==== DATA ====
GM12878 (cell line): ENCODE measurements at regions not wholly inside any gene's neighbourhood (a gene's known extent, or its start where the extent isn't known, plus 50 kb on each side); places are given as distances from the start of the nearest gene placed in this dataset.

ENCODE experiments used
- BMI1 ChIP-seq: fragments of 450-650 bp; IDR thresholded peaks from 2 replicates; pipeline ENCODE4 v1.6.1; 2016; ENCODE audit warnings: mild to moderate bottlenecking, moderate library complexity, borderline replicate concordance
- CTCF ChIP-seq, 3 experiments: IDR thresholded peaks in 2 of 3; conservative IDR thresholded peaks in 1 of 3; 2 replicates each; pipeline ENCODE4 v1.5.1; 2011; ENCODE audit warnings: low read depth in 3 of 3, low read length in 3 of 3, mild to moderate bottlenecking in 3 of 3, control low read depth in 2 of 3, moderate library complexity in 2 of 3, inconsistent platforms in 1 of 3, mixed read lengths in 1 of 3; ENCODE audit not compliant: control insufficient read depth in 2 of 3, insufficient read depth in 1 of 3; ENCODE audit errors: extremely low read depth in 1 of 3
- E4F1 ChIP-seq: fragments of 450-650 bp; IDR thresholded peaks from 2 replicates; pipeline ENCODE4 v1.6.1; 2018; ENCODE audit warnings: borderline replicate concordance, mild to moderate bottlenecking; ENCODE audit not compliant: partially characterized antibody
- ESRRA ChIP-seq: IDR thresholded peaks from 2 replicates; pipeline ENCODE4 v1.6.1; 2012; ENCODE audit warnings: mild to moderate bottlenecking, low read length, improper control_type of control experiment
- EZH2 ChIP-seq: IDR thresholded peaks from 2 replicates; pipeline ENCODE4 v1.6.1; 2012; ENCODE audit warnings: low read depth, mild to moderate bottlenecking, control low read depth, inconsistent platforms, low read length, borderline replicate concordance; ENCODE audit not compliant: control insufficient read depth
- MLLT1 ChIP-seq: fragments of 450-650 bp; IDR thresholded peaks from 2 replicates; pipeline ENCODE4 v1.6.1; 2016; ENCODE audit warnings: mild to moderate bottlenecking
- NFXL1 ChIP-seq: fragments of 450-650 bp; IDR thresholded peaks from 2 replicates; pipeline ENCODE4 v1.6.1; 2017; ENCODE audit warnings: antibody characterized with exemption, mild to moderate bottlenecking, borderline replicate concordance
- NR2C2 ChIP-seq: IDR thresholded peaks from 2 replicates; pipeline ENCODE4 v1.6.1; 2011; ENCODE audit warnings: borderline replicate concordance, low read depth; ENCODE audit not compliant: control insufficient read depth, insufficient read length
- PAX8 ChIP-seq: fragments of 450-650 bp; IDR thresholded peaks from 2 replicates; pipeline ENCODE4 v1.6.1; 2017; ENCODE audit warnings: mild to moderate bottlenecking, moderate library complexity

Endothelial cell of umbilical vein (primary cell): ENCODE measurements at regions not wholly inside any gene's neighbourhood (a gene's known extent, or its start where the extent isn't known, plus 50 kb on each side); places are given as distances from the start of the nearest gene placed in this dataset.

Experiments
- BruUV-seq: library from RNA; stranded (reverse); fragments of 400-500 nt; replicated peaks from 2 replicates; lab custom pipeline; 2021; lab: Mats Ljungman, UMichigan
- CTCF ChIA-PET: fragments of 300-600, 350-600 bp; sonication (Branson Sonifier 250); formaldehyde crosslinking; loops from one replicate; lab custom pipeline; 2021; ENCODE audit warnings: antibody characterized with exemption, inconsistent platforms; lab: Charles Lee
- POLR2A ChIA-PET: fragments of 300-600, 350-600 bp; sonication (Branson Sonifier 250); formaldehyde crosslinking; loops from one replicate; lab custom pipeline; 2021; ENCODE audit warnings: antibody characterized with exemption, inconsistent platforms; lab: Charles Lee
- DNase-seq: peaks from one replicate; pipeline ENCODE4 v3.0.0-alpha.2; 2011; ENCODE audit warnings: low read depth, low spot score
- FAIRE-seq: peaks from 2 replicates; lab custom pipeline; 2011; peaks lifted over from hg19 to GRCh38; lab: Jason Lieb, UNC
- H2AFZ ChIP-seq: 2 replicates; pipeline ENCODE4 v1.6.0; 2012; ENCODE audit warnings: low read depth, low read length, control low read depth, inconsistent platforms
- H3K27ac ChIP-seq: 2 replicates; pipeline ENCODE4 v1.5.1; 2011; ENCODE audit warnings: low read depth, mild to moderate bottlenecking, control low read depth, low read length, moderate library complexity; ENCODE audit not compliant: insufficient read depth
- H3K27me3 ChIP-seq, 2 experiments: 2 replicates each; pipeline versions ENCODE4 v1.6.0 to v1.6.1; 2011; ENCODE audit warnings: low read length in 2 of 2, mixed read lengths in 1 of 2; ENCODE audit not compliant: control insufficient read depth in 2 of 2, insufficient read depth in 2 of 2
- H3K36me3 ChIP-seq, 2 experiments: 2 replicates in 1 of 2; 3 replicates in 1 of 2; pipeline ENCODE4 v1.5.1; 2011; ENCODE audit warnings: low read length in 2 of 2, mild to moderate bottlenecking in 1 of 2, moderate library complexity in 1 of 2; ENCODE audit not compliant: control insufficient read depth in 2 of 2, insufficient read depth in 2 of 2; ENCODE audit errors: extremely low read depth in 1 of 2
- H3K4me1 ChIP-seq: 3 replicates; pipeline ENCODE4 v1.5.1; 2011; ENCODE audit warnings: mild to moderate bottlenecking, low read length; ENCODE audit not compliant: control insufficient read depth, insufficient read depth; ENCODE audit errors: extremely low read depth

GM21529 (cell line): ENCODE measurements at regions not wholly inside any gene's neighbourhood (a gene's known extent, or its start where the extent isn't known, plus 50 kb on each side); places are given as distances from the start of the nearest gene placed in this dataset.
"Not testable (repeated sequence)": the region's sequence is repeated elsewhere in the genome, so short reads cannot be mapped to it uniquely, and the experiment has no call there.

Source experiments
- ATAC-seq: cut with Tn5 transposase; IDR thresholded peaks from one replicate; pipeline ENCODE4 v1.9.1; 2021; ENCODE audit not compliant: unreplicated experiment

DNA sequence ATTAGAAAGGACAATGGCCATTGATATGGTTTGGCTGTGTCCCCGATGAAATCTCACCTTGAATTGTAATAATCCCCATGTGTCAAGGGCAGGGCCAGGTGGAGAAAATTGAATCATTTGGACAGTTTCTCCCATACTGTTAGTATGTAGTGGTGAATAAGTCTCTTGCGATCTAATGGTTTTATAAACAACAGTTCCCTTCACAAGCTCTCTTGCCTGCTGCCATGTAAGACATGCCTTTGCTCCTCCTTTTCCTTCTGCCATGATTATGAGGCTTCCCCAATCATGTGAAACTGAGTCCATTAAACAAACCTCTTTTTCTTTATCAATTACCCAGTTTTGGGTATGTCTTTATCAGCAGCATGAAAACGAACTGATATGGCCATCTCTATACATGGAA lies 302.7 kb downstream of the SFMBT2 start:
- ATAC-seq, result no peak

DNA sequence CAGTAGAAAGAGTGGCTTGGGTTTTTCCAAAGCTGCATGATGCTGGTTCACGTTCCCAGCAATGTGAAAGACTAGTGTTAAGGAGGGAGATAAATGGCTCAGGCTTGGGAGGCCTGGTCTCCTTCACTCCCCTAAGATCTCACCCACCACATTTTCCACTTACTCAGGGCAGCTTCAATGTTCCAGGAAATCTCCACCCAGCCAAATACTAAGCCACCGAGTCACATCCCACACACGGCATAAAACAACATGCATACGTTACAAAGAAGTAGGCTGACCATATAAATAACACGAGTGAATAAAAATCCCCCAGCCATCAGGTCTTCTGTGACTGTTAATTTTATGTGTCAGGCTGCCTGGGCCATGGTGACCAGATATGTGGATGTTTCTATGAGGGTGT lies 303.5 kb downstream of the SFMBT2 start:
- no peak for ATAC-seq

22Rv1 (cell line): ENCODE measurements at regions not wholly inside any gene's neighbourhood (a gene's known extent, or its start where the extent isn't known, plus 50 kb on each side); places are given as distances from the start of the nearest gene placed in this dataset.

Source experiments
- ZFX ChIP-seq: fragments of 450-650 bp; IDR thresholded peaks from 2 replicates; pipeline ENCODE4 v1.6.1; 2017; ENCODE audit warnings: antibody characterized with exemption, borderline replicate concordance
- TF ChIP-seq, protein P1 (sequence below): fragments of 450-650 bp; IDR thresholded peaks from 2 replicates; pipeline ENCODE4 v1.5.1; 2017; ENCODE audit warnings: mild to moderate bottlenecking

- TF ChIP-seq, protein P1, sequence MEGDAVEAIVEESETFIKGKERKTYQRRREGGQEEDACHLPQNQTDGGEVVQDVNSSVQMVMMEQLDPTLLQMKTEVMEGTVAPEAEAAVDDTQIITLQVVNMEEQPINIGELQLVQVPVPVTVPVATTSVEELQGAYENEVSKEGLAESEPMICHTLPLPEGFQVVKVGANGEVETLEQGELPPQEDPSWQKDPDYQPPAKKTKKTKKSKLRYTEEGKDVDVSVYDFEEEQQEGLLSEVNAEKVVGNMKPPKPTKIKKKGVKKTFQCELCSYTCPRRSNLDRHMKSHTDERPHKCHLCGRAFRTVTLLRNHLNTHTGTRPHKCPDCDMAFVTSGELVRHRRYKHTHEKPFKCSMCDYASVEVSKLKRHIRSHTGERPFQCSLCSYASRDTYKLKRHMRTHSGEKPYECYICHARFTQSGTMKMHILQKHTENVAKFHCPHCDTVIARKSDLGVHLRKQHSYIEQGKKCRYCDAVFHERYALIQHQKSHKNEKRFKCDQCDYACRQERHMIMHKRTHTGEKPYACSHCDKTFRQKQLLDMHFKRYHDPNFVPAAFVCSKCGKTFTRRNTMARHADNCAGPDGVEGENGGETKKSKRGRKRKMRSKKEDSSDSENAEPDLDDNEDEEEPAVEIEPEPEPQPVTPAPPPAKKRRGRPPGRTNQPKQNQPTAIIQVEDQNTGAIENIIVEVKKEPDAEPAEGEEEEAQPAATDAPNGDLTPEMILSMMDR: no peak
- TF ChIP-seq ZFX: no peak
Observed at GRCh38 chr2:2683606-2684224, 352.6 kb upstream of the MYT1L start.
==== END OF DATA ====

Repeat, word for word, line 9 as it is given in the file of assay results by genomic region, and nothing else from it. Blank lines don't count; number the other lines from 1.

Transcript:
- NFXL1 ChIP-seq: fragments of 450-650 bp; IDR thresholded peaks from 2 replicates; pipeline ENCODE4 v1.6.1; 2017; ENCODE audit warnings: antibody characterized with exemption, mild to moderate bottlenecking, borderline replicate concordance